Has Euro 96 nostalgia clouded memories?

Date published: Monday 6th June 2016 2:30

If you have anything to add on any subject, you know what to do: Mail theeditor@football365.com


Revered matches that were actually rubbish
I read with interest the piece by Sean Ingle regarding the nostalgic hype that continues to surround England’s hosting of the European Championships, even after 20 years have passed. If you are of a certain age, I expect that this tournament, over and above many superior tournaments before or since, hold especially fond memories, that with every passing tournament shines like a beacon of joy amongst England’s other failed attempts to take the footballing world by storm. I still hold Euro ‘96 to be the summit of joy and absolute depth of despair that I have felt in over 25 years of supporting the national side. But that doesn’t mean the football served by El Tel’s boys was worth watching again.

In case you weren’t aware (and considering the amount of coverage Euro ’96 and England’s crestfallen Lions of that tournament have been getting lately, how could you not be?), the BBC, along with its recent Shearer-led interviews with members of the ’96 squad, have decided to show the entire TV broadcast for 2 of England’s games at Euro ‘96; the group game against Scotland and the semi-final against the dreaded Germans. I decided to watch the Scotland game out of a sense of nostalgia and curiosity. What I wasn’t prepared for was how absolutely rubbish England were and how lucky we were to get the win. The Scottish played the better football, had the better of the possession, the better chances and looked threatening, right up to Gascoigne’s still excellent goal. What no one seems to talk about though, was how abject England were. And I don’t mean a little bit poor, I mean absolutely horrible. The level of technical ability by everyone in a white shirt was astonishing to watch. Gazza tried (and failed miserably) to dribble and push forward, same could be said of McManaman. Paul Ince was Paul Ince, doing a lot to break up play, but distributing with all the accuracy and reliability of a plumber’s estimate (Rimmer, Arnold J. 1998). The backline consistently looked to by-pass the midfield and to top it off, the front two looked so far apart for large periods of the game that they might as well have been on opposite sides of the country for all the good the two of them being there made.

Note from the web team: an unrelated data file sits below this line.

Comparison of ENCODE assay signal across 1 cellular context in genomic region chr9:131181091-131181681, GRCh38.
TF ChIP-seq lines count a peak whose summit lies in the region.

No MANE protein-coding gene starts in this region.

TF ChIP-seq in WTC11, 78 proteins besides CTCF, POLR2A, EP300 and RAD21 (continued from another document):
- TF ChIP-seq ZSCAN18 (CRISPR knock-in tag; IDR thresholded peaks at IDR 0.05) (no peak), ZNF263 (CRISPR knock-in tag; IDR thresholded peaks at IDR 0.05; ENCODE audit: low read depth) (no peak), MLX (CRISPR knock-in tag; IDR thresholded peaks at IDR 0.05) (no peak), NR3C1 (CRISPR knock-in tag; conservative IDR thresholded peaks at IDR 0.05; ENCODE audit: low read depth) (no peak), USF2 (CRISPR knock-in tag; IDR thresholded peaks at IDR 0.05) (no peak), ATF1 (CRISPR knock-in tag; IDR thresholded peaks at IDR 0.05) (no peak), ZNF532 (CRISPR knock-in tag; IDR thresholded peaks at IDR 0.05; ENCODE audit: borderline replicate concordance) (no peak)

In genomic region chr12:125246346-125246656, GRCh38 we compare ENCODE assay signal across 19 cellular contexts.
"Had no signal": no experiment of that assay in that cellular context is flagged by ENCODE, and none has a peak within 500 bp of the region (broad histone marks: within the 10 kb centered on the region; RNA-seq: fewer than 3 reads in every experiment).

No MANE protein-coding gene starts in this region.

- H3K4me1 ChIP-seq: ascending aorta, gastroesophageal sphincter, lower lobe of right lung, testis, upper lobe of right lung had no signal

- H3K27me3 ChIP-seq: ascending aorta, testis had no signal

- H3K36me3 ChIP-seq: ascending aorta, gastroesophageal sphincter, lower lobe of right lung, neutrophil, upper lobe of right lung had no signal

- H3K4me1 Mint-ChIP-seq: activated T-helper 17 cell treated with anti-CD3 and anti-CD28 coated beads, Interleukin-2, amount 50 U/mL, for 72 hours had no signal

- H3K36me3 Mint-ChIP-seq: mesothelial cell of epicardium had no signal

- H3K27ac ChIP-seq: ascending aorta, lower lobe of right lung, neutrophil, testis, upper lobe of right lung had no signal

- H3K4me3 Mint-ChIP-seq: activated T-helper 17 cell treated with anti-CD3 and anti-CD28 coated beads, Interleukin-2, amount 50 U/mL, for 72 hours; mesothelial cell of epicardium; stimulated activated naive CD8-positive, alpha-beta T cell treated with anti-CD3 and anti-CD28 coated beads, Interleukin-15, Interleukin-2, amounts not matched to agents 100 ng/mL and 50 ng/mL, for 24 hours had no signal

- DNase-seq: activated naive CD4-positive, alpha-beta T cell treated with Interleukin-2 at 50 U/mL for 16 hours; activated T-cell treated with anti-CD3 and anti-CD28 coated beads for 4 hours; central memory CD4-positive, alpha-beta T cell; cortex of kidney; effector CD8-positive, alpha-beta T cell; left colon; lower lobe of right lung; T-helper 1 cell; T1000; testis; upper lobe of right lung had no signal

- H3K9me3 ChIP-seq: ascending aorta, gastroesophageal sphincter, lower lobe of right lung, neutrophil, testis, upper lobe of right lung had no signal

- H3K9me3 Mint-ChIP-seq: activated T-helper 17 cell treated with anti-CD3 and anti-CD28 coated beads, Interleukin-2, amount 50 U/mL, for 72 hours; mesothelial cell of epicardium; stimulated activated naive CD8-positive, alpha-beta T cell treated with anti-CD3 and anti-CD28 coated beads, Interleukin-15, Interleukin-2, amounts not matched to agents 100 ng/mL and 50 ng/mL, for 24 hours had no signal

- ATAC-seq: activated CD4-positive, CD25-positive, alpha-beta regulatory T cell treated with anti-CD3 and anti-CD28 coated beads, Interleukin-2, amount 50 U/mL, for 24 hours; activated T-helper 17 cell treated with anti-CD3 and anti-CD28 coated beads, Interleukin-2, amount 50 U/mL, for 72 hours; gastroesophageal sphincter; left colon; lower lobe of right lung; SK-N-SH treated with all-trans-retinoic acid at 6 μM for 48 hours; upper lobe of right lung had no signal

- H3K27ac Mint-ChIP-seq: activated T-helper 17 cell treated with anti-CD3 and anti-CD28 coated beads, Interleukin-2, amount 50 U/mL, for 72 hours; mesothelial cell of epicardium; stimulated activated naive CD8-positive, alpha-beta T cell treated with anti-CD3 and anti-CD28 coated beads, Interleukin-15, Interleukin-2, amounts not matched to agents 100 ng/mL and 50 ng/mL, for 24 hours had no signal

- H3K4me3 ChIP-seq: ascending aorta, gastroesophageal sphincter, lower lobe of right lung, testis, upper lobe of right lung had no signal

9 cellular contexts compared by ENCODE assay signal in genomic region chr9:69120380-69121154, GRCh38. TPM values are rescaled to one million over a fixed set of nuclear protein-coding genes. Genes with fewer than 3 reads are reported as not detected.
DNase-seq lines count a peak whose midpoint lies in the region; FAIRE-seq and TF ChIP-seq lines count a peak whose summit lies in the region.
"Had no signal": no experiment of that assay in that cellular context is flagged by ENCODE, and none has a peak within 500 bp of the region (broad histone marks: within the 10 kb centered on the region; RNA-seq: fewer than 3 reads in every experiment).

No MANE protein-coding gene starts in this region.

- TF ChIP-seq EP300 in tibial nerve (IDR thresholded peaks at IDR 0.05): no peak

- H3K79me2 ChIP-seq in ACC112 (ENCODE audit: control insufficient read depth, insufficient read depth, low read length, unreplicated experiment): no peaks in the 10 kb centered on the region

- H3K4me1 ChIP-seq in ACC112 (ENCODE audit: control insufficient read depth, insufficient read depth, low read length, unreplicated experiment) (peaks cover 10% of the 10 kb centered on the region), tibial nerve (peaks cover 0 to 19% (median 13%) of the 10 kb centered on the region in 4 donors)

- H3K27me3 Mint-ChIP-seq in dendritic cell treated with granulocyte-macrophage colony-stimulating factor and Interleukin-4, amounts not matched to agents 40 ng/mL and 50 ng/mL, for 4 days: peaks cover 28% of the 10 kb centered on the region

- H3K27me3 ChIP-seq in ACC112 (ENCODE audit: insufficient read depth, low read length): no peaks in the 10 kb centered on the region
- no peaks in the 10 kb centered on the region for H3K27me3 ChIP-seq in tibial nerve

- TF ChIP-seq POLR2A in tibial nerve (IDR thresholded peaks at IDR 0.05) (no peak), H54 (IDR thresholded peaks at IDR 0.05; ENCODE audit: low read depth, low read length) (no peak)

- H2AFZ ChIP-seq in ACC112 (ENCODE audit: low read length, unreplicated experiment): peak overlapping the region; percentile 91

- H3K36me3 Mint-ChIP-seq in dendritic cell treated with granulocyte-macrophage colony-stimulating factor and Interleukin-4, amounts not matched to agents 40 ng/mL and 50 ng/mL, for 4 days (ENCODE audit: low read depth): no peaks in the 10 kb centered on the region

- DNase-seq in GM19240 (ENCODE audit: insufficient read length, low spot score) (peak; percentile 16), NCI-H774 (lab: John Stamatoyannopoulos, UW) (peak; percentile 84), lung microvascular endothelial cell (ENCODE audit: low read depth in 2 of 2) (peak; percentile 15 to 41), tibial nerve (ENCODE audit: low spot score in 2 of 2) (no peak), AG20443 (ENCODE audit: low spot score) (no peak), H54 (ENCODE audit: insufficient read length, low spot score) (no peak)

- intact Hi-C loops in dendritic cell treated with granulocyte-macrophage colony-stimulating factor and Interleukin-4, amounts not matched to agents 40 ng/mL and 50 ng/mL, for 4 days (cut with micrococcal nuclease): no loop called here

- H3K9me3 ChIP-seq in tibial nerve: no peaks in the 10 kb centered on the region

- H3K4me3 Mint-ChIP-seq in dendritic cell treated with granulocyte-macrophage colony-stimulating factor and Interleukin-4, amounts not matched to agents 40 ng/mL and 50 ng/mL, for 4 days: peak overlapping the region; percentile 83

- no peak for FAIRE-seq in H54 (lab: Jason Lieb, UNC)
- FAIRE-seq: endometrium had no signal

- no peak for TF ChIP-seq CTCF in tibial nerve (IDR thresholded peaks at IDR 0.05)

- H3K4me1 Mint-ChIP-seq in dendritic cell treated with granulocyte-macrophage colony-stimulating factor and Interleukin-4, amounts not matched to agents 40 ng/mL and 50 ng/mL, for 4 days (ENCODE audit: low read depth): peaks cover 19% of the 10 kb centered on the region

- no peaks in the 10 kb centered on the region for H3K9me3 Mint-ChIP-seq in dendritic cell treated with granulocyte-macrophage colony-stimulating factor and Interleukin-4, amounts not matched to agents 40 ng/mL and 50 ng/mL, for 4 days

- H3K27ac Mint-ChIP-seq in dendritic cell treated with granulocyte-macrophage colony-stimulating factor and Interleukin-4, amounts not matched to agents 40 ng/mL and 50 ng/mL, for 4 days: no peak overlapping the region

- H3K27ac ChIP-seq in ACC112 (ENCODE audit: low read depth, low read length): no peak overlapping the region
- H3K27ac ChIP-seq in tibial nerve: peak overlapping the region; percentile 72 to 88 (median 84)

The bright spot was the small, yet significant change in style after the break from England. There seems to have been a lot of rose-tinting applied to the contribution made by Jamie Redknapp upon his introduction, and yes, it allowed England to be a little more controlled on the ball. But if you’ve never seen the game, others would have you would believe that he pulled strings, Pirlo-esque and dictated every facet of England’s game in the second half, when in fact, it was just more of the same from the Scotland. Were it not for Seaman’s penalty save and the wonderful claw back on the goal line from Gordon Durie’s header, this game, this tournament even, may have looked a whole lot different.

I’ve never been one for re-watching games because with so many matches on, why would I? But by subjecting myself to this walk through history, it has left me with one question: How many other revered games or tournaments (club and country) from my youth were, in actual fact, utter, utter garbage?


Fearing the worst